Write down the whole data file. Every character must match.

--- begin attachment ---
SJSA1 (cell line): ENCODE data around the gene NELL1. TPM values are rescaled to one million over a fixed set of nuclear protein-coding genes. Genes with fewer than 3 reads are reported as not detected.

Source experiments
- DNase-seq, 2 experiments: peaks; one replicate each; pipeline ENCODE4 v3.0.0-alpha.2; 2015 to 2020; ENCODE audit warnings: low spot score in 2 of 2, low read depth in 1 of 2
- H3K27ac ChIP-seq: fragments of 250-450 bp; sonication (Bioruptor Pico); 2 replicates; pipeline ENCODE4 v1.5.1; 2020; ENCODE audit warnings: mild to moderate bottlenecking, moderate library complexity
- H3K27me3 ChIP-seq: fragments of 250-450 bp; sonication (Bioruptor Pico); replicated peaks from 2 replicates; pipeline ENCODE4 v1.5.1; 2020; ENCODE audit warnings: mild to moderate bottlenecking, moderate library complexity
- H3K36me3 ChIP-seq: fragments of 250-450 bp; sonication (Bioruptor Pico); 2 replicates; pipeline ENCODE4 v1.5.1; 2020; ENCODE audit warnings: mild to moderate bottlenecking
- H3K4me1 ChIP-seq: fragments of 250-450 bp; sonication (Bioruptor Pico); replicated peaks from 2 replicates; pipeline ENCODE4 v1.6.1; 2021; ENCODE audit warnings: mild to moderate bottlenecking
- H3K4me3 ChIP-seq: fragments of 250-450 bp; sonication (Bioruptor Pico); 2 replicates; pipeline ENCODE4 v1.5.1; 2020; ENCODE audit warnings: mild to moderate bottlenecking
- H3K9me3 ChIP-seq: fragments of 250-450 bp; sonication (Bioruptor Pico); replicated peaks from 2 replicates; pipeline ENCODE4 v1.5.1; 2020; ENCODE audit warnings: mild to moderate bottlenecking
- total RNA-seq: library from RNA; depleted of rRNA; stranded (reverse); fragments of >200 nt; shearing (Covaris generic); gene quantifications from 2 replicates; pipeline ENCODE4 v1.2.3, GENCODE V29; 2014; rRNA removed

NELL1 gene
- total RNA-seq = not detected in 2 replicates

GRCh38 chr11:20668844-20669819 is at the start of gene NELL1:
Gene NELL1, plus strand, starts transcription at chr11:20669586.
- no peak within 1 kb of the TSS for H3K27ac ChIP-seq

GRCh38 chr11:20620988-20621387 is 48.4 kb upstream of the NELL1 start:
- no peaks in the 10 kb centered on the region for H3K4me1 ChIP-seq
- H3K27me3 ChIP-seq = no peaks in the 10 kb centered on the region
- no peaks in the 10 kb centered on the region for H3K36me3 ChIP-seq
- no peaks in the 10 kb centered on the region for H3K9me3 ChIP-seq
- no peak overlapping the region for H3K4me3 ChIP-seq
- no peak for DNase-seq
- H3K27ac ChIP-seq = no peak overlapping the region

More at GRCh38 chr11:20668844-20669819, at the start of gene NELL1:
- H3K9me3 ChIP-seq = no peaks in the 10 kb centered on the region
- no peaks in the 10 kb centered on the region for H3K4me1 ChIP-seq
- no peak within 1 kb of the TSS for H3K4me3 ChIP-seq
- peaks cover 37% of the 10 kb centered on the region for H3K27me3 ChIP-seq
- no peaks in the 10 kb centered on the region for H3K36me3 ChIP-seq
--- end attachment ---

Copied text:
SJSA1 (cell line): ENCODE data around the gene NELL1. TPM values are rescaled to one million over a fixed set of nuclear protein-coding genes. Genes with fewer than 3 reads are reported as not detected.

Source experiments
- DNase-seq, 2 experiments: peaks; one replicate each; pipeline ENCODE4 v3.0.0-alpha.2; 2015 to 2020; ENCODE audit warnings: low spot score in 2 of 2, low read depth in 1 of 2
- H3K27ac ChIP-seq: fragments of 250-450 bp; sonication (Bioruptor Pico); 2 replicates; pipeline ENCODE4 v1.5.1; 2020; ENCODE audit warnings: mild to moderate bottlenecking, moderate library complexity
- H3K27me3 ChIP-seq: fragments of 250-450 bp; sonication (Bioruptor Pico); replicated peaks from 2 replicates; pipeline ENCODE4 v1.5.1; 2020; ENCODE audit warnings: mild to moderate bottlenecking, moderate library complexity
- H3K36me3 ChIP-seq: fragments of 250-450 bp; sonication (Bioruptor Pico); 2 replicates; pipeline ENCODE4 v1.5.1; 2020; ENCODE audit warnings: mild to moderate bottlenecking
- H3K4me1 ChIP-seq: fragments of 250-450 bp; sonication (Bioruptor Pico); replicated peaks from 2 replicates; pipeline ENCODE4 v1.6.1; 2021; ENCODE audit warnings: mild to moderate bottlenecking
- H3K4me3 ChIP-seq: fragments of 250-450 bp; sonication (Bioruptor Pico); 2 replicates; pipeline ENCODE4 v1.5.1; 2020; ENCODE audit warnings: mild to moderate bottlenecking
- H3K9me3 ChIP-seq: fragments of 250-450 bp; sonication (Bioruptor Pico); replicated peaks from 2 replicates; pipeline ENCODE4 v1.5.1; 2020; ENCODE audit warnings: mild to moderate bottlenecking
- total RNA-seq: library from RNA; depleted of rRNA; stranded (reverse); fragments of >200 nt; shearing (Covaris generic); gene quantifications from 2 replicates; pipeline ENCODE4 v1.2.3, GENCODE V29; 2014; rRNA removed

NELL1 gene
- total RNA-seq = not detected in 2 replicates

GRCh38 chr11:20668844-20669819 is at the start of gene NELL1:
Gene NELL1, plus strand, starts transcription at chr11:20669586.
- no peak within 1 kb of the TSS for H3K27ac ChIP-seq

GRCh38 chr11:20620988-20621387 is 48.4 kb upstream of the NELL1 start:
- no peaks in the 10 kb centered on the region for H3K4me1 ChIP-seq
- H3K27me3 ChIP-seq = no peaks in the 10 kb centered on the region
- no peaks in the 10 kb centered on the region for H3K36me3 ChIP-seq
- no peaks in the 10 kb centered on the region for H3K9me3 ChIP-seq
- no peak overlapping the region for H3K4me3 ChIP-seq
- no peak for DNase-seq
- H3K27ac ChIP-seq = no peak overlapping the region

More at GRCh38 chr11:20668844-20669819, at the start of gene NELL1:
- H3K9me3 ChIP-seq = no peaks in the 10 kb centered on the region
- no peaks in the 10 kb centered on the region for H3K4me1 ChIP-seq
- no peak within 1 kb of the TSS for H3K4me3 ChIP-seq
- peaks cover 37% of the 10 kb centered on the region for H3K27me3 ChIP-seq
- no peaks in the 10 kb centered on the region for H3K36me3 ChIP-seq